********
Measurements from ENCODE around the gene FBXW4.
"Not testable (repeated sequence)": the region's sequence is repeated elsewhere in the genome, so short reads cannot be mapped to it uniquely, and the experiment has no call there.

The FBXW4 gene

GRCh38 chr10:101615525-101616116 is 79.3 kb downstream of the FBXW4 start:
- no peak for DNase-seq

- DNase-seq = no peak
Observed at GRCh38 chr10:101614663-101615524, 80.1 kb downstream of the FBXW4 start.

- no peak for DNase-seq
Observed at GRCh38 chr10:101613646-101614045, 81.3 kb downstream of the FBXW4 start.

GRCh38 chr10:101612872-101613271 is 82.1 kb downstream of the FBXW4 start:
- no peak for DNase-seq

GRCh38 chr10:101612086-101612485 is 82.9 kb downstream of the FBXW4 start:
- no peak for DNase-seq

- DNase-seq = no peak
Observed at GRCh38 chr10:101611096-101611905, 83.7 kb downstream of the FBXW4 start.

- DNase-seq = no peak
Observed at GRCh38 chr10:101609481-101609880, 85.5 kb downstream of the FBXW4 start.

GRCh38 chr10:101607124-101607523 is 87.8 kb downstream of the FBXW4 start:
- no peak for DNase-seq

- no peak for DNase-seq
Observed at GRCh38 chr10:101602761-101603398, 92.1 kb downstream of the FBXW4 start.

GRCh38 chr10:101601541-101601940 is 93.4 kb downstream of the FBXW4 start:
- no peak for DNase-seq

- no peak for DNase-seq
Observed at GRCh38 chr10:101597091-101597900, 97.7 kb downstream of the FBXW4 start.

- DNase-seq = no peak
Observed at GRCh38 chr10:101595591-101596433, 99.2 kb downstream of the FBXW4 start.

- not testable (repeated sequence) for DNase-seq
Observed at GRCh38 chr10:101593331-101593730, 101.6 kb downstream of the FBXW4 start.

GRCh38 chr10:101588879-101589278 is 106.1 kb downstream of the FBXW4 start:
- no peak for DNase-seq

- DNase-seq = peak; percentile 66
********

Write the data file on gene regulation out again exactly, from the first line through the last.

Measurements from ENCODE around the gene FBXW4.
"Not testable (repeated sequence)": the region's sequence is repeated elsewhere in the genome, so short reads cannot be mapped to it uniquely, and the experiment has no call there.

The FBXW4 gene

GRCh38 chr10:101615525-101616116 is 79.3 kb downstream of the FBXW4 start:
- no peak for DNase-seq

- DNase-seq = no peak
Observed at GRCh38 chr10:101614663-101615524, 80.1 kb downstream of the FBXW4 start.

- no peak for DNase-seq
Observed at GRCh38 chr10:101613646-101614045, 81.3 kb downstream of the FBXW4 start.

GRCh38 chr10:101612872-101613271 is 82.1 kb downstream of the FBXW4 start:
- no peak for DNase-seq

GRCh38 chr10:101612086-101612485 is 82.9 kb downstream of the FBXW4 start:
- no peak for DNase-seq

- DNase-seq = no peak
Observed at GRCh38 chr10:101611096-101611905, 83.7 kb downstream of the FBXW4 start.

- DNase-seq = no peak
Observed at GRCh38 chr10:101609481-101609880, 85.5 kb downstream of the FBXW4 start.

GRCh38 chr10:101607124-101607523 is 87.8 kb downstream of the FBXW4 start:
- no peak for DNase-seq

- no peak for DNase-seq
Observed at GRCh38 chr10:101602761-101603398, 92.1 kb downstream of the FBXW4 start.

GRCh38 chr10:101601541-101601940 is 93.4 kb downstream of the FBXW4 start:
- no peak for DNase-seq

- no peak for DNase-seq
Observed at GRCh38 chr10:101597091-101597900, 97.7 kb downstream of the FBXW4 start.

- DNase-seq = no peak
Observed at GRCh38 chr10:101595591-101596433, 99.2 kb downstream of the FBXW4 start.

- not testable (repeated sequence) for DNase-seq
Observed at GRCh38 chr10:101593331-101593730, 101.6 kb downstream of the FBXW4 start.

GRCh38 chr10:101588879-101589278 is 106.1 kb downstream of the FBXW4 start:
- no peak for DNase-seq

- DNase-seq = peak; percentile 66